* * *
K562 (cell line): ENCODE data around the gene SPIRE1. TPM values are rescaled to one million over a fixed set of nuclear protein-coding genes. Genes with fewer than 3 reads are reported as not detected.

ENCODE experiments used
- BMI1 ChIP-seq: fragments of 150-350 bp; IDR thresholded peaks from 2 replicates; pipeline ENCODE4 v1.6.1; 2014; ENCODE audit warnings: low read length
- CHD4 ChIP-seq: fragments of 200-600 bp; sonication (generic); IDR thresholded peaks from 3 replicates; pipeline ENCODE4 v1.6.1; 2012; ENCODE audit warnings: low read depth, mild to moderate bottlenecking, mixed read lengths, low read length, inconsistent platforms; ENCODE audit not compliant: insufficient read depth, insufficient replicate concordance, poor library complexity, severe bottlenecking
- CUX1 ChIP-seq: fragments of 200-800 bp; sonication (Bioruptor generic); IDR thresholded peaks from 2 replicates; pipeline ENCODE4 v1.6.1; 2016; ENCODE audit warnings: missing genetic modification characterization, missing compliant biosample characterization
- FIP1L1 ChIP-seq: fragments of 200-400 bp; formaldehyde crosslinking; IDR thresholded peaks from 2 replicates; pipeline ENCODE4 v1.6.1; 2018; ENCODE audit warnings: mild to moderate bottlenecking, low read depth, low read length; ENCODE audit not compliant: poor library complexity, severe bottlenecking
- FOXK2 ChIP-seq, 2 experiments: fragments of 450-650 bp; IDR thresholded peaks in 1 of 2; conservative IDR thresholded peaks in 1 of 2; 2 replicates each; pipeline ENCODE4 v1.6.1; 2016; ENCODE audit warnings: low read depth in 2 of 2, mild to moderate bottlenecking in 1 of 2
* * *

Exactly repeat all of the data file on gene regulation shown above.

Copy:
K562 (cell line): ENCODE data around the gene SPIRE1. TPM values are rescaled to one million over a fixed set of nuclear protein-coding genes. Genes with fewer than 3 reads are reported as not detected.

ENCODE experiments used
- BMI1 ChIP-seq: fragments of 150-350 bp; IDR thresholded peaks from 2 replicates; pipeline ENCODE4 v1.6.1; 2014; ENCODE audit warnings: low read length
- CHD4 ChIP-seq: fragments of 200-600 bp; sonication (generic); IDR thresholded peaks from 3 replicates; pipeline ENCODE4 v1.6.1; 2012; ENCODE audit warnings: low read depth, mild to moderate bottlenecking, mixed read lengths, low read length, inconsistent platforms; ENCODE audit not compliant: insufficient read depth, insufficient replicate concordance, poor library complexity, severe bottlenecking
- CUX1 ChIP-seq: fragments of 200-800 bp; sonication (Bioruptor generic); IDR thresholded peaks from 2 replicates; pipeline ENCODE4 v1.6.1; 2016; ENCODE audit warnings: missing genetic modification characterization, missing compliant biosample characterization
- FIP1L1 ChIP-seq: fragments of 200-400 bp; formaldehyde crosslinking; IDR thresholded peaks from 2 replicates; pipeline ENCODE4 v1.6.1; 2018; ENCODE audit warnings: mild to moderate bottlenecking, low read depth, low read length; ENCODE audit not compliant: poor library complexity, severe bottlenecking
- FOXK2 ChIP-seq, 2 experiments: fragments of 450-650 bp; IDR thresholded peaks in 1 of 2; conservative IDR thresholded peaks in 1 of 2; 2 replicates each; pipeline ENCODE4 v1.6.1; 2016; ENCODE audit warnings: low read depth in 2 of 2, mild to moderate bottlenecking in 1 of 2